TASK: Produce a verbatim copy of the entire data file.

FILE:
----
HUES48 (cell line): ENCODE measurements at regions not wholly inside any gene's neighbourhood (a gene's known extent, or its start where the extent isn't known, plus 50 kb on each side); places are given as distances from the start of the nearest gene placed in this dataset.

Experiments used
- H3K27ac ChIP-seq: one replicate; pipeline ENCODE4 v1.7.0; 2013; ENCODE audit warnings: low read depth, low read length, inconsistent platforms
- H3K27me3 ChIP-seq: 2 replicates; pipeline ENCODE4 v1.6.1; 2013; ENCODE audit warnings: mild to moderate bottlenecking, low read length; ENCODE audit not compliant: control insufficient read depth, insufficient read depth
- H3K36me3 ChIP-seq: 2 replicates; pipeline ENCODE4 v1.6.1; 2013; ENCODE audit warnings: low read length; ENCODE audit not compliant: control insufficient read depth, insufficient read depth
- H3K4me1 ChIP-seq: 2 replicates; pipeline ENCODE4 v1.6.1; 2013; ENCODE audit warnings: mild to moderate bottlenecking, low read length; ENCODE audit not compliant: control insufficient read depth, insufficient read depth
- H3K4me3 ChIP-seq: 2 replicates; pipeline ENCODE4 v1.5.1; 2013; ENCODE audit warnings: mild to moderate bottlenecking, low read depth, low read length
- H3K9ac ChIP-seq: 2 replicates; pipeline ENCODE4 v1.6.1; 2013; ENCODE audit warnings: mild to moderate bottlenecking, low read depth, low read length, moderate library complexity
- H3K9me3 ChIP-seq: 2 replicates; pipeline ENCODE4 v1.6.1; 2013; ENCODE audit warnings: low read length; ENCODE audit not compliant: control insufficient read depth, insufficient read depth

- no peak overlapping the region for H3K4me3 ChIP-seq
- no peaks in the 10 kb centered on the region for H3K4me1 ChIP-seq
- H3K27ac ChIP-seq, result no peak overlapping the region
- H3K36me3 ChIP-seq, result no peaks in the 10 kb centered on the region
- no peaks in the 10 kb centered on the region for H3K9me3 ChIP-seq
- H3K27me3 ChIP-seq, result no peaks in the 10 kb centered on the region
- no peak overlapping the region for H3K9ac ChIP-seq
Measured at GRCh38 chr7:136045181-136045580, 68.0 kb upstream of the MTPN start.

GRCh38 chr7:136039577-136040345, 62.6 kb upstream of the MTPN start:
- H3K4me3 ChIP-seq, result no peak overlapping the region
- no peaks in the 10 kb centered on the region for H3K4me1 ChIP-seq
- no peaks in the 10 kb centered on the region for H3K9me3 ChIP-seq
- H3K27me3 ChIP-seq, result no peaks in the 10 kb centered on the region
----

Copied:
HUES48 (cell line): ENCODE measurements at regions not wholly inside any gene's neighbourhood (a gene's known extent, or its start where the extent isn't known, plus 50 kb on each side); places are given as distances from the start of the nearest gene placed in this dataset.

Experiments used
- H3K27ac ChIP-seq: one replicate; pipeline ENCODE4 v1.7.0; 2013; ENCODE audit warnings: low read depth, low read length, inconsistent platforms
- H3K27me3 ChIP-seq: 2 replicates; pipeline ENCODE4 v1.6.1; 2013; ENCODE audit warnings: mild to moderate bottlenecking, low read length; ENCODE audit not compliant: control insufficient read depth, insufficient read depth
- H3K36me3 ChIP-seq: 2 replicates; pipeline ENCODE4 v1.6.1; 2013; ENCODE audit warnings: low read length; ENCODE audit not compliant: control insufficient read depth, insufficient read depth
- H3K4me1 ChIP-seq: 2 replicates; pipeline ENCODE4 v1.6.1; 2013; ENCODE audit warnings: mild to moderate bottlenecking, low read length; ENCODE audit not compliant: control insufficient read depth, insufficient read depth
- H3K4me3 ChIP-seq: 2 replicates; pipeline ENCODE4 v1.5.1; 2013; ENCODE audit warnings: mild to moderate bottlenecking, low read depth, low read length
- H3K9ac ChIP-seq: 2 replicates; pipeline ENCODE4 v1.6.1; 2013; ENCODE audit warnings: mild to moderate bottlenecking, low read depth, low read length, moderate library complexity
- H3K9me3 ChIP-seq: 2 replicates; pipeline ENCODE4 v1.6.1; 2013; ENCODE audit warnings: low read length; ENCODE audit not compliant: control insufficient read depth, insufficient read depth

- no peak overlapping the region for H3K4me3 ChIP-seq
- no peaks in the 10 kb centered on the region for H3K4me1 ChIP-seq
- H3K27ac ChIP-seq, result no peak overlapping the region
- H3K36me3 ChIP-seq, result no peaks in the 10 kb centered on the region
- no peaks in the 10 kb centered on the region for H3K9me3 ChIP-seq
- H3K27me3 ChIP-seq, result no peaks in the 10 kb centered on the region
- no peak overlapping the region for H3K9ac ChIP-seq
Measured at GRCh38 chr7:136045181-136045580, 68.0 kb upstream of the MTPN start.

GRCh38 chr7:136039577-136040345, 62.6 kb upstream of the MTPN start:
- H3K4me3 ChIP-seq, result no peak overlapping the region
- no peaks in the 10 kb centered on the region for H3K4me1 ChIP-seq
- no peaks in the 10 kb centered on the region for H3K9me3 ChIP-seq
- H3K27me3 ChIP-seq, result no peaks in the 10 kb centered on the region